I want to make this clear about myself. I am NOT IN NAVY SPECIAL OPERATIONS.

I am a United States Navy Fleet Marine Force Hospital Corpsman and proud of it. I hold the NEC (Navy Enlisted Classified Code) of 8404, which is a Field Service Medical Technician. I have been blessed to be apart of Marine Reconnaissance and mentored by Special Amphibious Reconnaissance Corpsman, Special Operations Independent Duty Corpsman and Reconnaissance Marines alike. I have held the same position in Reconnaissance Platoons as SARC’s because of the lack of funding and manning capability but do not own the coveted NEC or Title. I made mistakes early in my career that I have learned from and with a little bit of luck, and a lot of hard work earned my keep in the community.  I have trained with and operated with these men over the last 4 years of my life and we refer to one another as brother.

Now that we got that straight.

I was born in 1987 on George Air Force Base in Victorville, CA and then moved to Kentucky at age 3 so my parents could help take care of my ailing grandmother. I was raised in small town Kentucky until I turned 18. In high school I played football as a wide receiver and defensive back while running track in the off season. I specialized in the 400m but it probably was not my best event. As a freshman I ran a 2:03 800m and then never really concentrated on that race again.

I was in 8th Grade when 9/11 occurred and up until that point I wanted to be an Orthopedic Surgeon.  From that point on I knew I wanted to serve my country but it would be over 5 years until I actually enlisted. I had several friends enlist upon their graduation and do multiple deployments to Iraq while I was still in school. I attempted to enlist in the Army at 17 but was encouraged by parents to go to college, get my education and enlist as an officer. I explored other routes the summer before my senior including Virginia Military Institute and West Point. It was during that summer that my plans got slightly changed. I attended Mike Beaty’s Model and Talent Expo in Orlando, FL thanks to Jake Lang from Wings Model Management. There I  won three awards including Top Teen Male Model and met a manager from Los Angeles who convinced me to move out and try acting.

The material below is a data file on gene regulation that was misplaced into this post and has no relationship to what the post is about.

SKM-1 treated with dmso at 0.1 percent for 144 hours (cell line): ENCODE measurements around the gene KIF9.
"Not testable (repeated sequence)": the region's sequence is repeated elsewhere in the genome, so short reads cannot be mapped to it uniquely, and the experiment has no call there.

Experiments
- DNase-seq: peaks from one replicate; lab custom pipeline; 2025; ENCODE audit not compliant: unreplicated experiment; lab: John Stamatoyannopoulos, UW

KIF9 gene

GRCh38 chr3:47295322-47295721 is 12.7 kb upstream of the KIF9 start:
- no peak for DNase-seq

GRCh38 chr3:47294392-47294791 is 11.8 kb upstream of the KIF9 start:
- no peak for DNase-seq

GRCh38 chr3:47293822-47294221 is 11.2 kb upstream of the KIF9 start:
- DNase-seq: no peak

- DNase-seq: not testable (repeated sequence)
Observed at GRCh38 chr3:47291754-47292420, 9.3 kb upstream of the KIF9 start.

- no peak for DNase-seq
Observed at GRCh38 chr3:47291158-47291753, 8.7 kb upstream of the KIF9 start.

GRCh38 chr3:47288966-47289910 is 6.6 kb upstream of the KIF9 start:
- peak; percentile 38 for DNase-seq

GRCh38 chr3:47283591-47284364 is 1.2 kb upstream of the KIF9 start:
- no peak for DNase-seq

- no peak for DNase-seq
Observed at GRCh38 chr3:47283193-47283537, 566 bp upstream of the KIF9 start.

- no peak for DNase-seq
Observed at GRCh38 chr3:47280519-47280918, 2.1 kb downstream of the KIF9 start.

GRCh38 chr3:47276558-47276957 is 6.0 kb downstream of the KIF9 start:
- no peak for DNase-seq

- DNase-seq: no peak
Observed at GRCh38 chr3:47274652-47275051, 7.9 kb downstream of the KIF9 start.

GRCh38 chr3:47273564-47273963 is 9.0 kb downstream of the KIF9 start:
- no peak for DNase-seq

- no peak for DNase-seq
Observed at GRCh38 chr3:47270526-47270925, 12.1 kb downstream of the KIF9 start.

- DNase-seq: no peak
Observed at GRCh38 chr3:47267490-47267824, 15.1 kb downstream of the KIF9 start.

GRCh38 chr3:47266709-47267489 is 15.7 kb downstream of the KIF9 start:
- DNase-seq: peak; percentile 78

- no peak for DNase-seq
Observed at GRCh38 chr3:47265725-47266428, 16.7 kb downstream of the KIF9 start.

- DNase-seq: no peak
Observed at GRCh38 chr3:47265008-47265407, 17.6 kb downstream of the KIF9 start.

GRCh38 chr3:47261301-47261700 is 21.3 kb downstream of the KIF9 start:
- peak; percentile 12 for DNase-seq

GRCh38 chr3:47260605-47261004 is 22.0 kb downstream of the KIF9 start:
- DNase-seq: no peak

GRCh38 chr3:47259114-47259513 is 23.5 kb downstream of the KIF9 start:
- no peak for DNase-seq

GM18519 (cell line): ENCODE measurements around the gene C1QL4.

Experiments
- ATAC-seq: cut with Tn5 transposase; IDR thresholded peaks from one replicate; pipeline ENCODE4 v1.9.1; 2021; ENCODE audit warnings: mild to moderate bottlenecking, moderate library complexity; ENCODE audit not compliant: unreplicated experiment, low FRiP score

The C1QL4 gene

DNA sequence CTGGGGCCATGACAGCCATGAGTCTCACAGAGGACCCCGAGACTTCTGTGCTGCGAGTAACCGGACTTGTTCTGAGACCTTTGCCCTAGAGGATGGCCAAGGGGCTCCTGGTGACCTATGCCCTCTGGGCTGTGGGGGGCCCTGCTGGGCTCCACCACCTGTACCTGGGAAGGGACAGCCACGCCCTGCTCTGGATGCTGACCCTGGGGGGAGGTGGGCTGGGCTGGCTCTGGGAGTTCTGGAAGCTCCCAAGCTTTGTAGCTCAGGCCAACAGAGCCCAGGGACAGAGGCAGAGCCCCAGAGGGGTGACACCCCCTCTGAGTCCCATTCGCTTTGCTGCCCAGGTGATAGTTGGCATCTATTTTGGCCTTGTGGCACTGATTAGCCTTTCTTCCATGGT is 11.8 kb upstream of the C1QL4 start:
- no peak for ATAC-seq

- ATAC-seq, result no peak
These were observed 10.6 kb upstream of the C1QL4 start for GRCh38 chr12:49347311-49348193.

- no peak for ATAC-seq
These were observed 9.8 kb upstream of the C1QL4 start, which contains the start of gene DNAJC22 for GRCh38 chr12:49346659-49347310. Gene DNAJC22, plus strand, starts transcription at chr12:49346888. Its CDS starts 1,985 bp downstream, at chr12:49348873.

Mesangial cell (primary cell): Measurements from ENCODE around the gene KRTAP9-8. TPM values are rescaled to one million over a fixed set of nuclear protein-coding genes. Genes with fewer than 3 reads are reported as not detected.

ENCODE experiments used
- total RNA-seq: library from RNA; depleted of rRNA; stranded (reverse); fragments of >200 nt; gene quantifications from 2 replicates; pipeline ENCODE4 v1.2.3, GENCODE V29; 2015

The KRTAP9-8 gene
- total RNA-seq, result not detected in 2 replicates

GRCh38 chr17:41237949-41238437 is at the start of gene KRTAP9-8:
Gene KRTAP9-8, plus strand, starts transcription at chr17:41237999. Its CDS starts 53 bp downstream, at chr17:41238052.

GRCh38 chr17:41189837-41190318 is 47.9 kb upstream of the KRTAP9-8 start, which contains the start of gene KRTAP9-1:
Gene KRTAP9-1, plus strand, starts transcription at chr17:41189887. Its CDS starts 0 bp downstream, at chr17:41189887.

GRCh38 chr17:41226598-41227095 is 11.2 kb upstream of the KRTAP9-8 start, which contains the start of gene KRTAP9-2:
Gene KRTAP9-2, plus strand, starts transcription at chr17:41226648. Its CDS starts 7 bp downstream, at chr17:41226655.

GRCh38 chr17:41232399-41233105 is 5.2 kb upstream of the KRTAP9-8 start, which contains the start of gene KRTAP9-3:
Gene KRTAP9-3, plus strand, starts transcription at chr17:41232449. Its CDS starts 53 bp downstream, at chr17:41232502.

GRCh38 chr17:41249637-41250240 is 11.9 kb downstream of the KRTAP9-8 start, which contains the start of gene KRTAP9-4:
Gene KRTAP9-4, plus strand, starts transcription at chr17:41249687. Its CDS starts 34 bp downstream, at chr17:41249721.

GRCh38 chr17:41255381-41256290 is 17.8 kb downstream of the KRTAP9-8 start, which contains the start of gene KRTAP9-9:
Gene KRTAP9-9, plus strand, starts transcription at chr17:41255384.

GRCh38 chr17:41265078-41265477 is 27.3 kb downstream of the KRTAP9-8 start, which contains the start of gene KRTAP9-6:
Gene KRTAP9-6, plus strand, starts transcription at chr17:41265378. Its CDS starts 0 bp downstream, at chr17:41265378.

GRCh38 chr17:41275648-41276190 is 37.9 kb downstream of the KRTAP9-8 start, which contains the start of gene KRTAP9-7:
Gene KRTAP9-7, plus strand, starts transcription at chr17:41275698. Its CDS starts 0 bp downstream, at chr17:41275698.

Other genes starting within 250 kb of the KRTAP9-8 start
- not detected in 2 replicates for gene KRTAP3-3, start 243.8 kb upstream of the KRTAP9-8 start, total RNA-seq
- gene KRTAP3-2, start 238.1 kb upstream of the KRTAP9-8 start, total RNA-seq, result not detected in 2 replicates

In Los Angeles I found a start relatively quick in some people’s opinions booking Disney’s Ashley Tisdale “Kiss the Girl” music video which would eventually be the root of a call sign I only recently came to embrace. Soon after the music video I guest starred on NBC’s Ghost Whisperer as “Young Jim” in the episode “Women of His Dreams”. Soon after Ghost Whisperer, I played “Gianni” on Nickelodeon Unfabulous.  I brought a very cheesy Italian accent  to the screen and stayed around periodically until the end of the show.

During my time in Los Angeles I struggled with not joining the military. In August 2006 a young man who I attended high school with was killed in Iraq conducting combat operations. During that time I still had friends serving in Iraq and it weighed heavy on my heart that I was not with them. I kept up with the War on Terrorism, reading up to date articles and watching YouTube videos daily. Eventually in August 2007 I finally stood behind the beliefs I so strongly voiced and enlisted in the Navy to be a Hospital Corpsman with goals of serving with the United States Marines on the battlefield.